What Causes Electric Magnetic Fields?

Electromagnetic fields (EMFs) are invisible lines of force that surround any electrical device. They are created by the interaction of electric and magnetic fields. Though electromagnetic fields are naturally present, the widespread use of electricity in modern society has greatly increased exposure to man-made EMFs from power lines, wiring, and electrical appliances.

Understanding what causes EMFs is important because some studies have linked prolonged exposure to high levels with potential health effects like neurological problems and cancer. However, the research is still inconclusive on risks from typical daily exposure. While more studies are needed, people may want to take reasonable precautions around strong EMF sources. This article will examine the physics of electromagnetic fields and what creates them both naturally and artificially.

Electric Fields

Electric fields are created by electric charges. Atoms and molecules contain positive and negative charges, with the nucleus made up of positively charged protons and neutral neutrons, while electrons orbit the nucleus carrying a negative charge. The movement and separation of these charged particles creates an electric field.

Specifically, electric fields are produced by voltage differences between two points, known as electric potential. Voltage, which is measured in volts, refers to the amount of potential energy between two charges. The greater the voltage difference between two points, the stronger the electric field. This field acts as a force on other charges in the area, either attracting or repelling them depending on whether the charges are opposite or similar.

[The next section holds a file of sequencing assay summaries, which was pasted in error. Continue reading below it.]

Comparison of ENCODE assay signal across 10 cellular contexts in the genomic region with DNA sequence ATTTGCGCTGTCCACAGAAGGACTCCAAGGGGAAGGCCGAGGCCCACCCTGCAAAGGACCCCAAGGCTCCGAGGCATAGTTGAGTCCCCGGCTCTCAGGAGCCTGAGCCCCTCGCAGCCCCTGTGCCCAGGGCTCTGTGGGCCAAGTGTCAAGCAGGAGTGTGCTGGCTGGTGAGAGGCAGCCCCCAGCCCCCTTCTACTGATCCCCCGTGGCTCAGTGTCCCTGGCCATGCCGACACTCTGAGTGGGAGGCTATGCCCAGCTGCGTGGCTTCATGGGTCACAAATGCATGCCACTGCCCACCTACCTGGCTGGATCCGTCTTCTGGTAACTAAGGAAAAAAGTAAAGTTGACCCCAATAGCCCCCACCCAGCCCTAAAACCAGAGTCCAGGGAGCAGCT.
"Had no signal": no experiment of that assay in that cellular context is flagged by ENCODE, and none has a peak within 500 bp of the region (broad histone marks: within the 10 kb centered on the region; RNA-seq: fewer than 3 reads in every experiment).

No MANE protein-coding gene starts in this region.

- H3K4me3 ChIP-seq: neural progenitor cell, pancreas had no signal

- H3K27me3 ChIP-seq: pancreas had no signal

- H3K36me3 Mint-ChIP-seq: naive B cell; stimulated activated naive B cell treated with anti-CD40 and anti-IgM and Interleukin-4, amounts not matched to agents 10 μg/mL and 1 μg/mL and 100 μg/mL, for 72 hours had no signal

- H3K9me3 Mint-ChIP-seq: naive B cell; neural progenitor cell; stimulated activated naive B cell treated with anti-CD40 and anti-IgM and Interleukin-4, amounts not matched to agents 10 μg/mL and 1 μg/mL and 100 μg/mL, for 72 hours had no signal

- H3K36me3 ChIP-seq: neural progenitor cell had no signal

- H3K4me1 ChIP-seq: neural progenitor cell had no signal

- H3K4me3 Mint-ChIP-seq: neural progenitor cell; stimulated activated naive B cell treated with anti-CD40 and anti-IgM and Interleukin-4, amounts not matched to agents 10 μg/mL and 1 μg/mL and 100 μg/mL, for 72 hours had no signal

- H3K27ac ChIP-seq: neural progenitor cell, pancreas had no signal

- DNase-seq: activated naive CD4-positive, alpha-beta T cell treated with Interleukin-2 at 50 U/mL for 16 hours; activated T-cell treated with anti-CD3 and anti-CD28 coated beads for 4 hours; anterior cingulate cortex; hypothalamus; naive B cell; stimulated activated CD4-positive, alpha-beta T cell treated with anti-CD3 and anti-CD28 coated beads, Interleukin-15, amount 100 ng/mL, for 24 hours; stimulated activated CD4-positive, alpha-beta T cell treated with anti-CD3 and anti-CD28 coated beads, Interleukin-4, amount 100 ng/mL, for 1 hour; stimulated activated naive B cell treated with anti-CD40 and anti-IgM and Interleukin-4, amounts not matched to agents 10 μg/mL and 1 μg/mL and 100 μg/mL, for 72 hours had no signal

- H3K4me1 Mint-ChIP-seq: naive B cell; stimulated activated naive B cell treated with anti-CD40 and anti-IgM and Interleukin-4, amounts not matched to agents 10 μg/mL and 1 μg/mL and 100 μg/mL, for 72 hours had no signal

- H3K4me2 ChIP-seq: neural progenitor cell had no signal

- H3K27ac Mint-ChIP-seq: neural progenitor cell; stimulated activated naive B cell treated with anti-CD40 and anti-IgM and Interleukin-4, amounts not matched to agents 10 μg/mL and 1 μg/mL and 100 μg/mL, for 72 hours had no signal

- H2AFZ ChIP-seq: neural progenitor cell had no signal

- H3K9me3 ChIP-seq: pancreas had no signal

For example, the buildup of negative charge on a storm cloud and positive charge on the ground creates an electric field that manifests as lightning when the voltage difference becomes great enough. Static electricity is another everyday example of electric fields, where charge builds up on surfaces through contact and separation, creating small electric sparks when discharge occurs. Overall, electric fields permeate our environment and exert forces on charged particles as voltage differences fluctuate.

Magnetic Fields

Magnetic fields are invisible fields generated by moving electric charges that exert magnetic forces. They are produced by permanent magnets or electric currents. Permanent magnets, like those found on your refrigerator, produce constant magnetic fields. These fields enable the magnet to stick to metal objects.

Electric currents in things like power lines or electronics also generate magnetic fields. This occurs because the flow of electric charges in a current creates a force that spins the charges to produce a magnetic field that circles around the wire carrying the current. The strength of the magnetic field depends on the amount of current – higher electric currents produce stronger magnetic fields.

The direction of the magnetic field produced by a current-carrying wire depends on the direction of the current flow. The field circles around the wire in a direction determined by the right-hand rule. If you point your right thumb in the direction of the current, your fingers will curl around the wire in the same direction as the magnetic field.